"The collective is not [a problem] but I would say the obsessive or obsessed individual is always frightening because he [or she] has lost reason."

TV Week (Canada), February 6-12, 1999 by Robin Roberts

on Janeway and Chakotay: Back to Top

"...I think there’s more to be explored between Chakotay and Janeway. I’m a little tired of the romance thing, but that’s just because it’s asked about so constantly, and unanswered so constantly."

Star Trek Monthly, Vol. 1, No. 46, (11/98) Interview by Lou Anders

"We missed that dance, and I called it. I didn’t call it ultimately, of course, I’m not the boss, I’m just the actor, but I certainly had some input and I didn’t feel it was a good idea. I felt that it would be far, far more interesting and far more genuine if they had a deep and intimate and wonderful relationship and didn’t go to bed, because I think bed rocks the boat. A captain loses her nobility; Janeway would not do this."

TV Week (Canada), February 6-12, 1999 by Robin Roberts

on the ‘hair’ issue: Back to Top

"When I joined [Voyager] at the eleventh hour, we had nothing but hair problems. Short? Long? With a hairpiece? Without a hairpiece? All the concerns were about my hair--the hair being the trademark of the woman, right?" She rolls her eyes heavenward. "Finally, we got all that settled but I think there was really something else going on. I think they were nervous about having a woman as captain but they couldn’t be as general as to say, ‘We’re just nervous about her.’ So it’s best to pick something--like hair!..."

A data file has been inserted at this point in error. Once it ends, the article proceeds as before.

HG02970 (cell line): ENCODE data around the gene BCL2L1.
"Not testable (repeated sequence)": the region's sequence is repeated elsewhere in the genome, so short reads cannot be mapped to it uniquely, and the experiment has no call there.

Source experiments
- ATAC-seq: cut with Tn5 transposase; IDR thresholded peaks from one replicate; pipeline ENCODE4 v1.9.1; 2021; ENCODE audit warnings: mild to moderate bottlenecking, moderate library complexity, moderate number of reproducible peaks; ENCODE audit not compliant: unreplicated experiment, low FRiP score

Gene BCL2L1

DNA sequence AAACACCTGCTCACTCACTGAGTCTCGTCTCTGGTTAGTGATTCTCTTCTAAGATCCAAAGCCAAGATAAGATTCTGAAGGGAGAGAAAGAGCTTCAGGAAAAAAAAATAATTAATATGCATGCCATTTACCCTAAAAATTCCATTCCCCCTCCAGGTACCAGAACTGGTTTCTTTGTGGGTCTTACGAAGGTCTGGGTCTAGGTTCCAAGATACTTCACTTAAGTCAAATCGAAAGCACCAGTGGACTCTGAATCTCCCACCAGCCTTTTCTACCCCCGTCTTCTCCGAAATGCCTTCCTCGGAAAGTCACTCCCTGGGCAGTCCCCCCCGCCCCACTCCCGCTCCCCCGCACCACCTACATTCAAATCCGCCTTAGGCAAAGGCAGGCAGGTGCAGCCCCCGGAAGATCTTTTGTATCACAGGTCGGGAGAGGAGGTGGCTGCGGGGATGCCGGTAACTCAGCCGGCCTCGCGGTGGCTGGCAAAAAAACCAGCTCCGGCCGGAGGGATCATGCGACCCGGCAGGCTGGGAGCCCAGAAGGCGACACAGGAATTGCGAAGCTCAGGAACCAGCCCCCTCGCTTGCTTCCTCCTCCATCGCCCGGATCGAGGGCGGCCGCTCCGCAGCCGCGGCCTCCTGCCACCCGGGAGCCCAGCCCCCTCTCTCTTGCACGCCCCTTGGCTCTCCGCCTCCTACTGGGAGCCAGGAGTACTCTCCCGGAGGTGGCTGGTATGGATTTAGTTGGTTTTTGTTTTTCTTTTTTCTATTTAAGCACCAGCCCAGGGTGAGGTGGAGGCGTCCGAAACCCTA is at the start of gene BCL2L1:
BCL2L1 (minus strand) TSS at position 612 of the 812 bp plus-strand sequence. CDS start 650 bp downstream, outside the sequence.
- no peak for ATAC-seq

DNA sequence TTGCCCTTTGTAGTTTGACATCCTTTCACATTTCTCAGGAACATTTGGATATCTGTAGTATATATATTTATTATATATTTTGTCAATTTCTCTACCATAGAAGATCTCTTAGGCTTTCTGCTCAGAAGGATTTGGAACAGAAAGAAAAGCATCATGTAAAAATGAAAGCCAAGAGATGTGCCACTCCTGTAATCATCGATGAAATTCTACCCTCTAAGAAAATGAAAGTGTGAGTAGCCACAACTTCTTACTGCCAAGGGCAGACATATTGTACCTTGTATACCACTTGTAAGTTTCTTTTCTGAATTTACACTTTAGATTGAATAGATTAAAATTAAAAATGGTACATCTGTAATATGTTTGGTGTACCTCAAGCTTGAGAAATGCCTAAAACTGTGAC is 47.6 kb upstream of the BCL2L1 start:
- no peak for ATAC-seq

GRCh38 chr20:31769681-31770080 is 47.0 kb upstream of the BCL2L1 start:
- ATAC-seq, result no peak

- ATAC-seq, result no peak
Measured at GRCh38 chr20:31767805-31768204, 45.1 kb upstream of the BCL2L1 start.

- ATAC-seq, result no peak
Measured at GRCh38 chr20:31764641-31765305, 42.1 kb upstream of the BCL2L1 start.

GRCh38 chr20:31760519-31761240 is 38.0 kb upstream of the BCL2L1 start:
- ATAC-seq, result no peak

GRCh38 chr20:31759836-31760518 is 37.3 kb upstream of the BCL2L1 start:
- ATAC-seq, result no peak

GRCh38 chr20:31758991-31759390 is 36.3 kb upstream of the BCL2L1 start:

Spring 1995, TV Guide by Michael Logan

on the end of the series, Star Trek: Voyager: Back to Top

"...my thoughts are introspective. They’re reflective, more than anything else. This is the end of a remarkable chapter in my life."

Sci-Fi: The Official Magazine of the Sci Fi Channel, February 2001 by Melissa J. Perenson

"It will be very emotional and very hard for me to say goodbye to everyone and everything, goodbye to this role. It’s been wonderful to be the first [full-time] female captain on at Star Trek show. ... There’s a great feeling of pride in that. I am the first woman. What a coup. ... I’m very proud of Voyager and everyone here. ... As this character, there will be goodbyes and make. Somebody might die, and that will be hard to deal with. And all of that will reflect the reality that is going on around me. I will be lucky if I can crawl through that."

Starburst #270, February 2001 by Ian Spelling

"I’m very much looking forward to the end. Because I’m very much looking forward to the rest of my life"

Cult Times #64, January 2001 by Melissa J. Perenson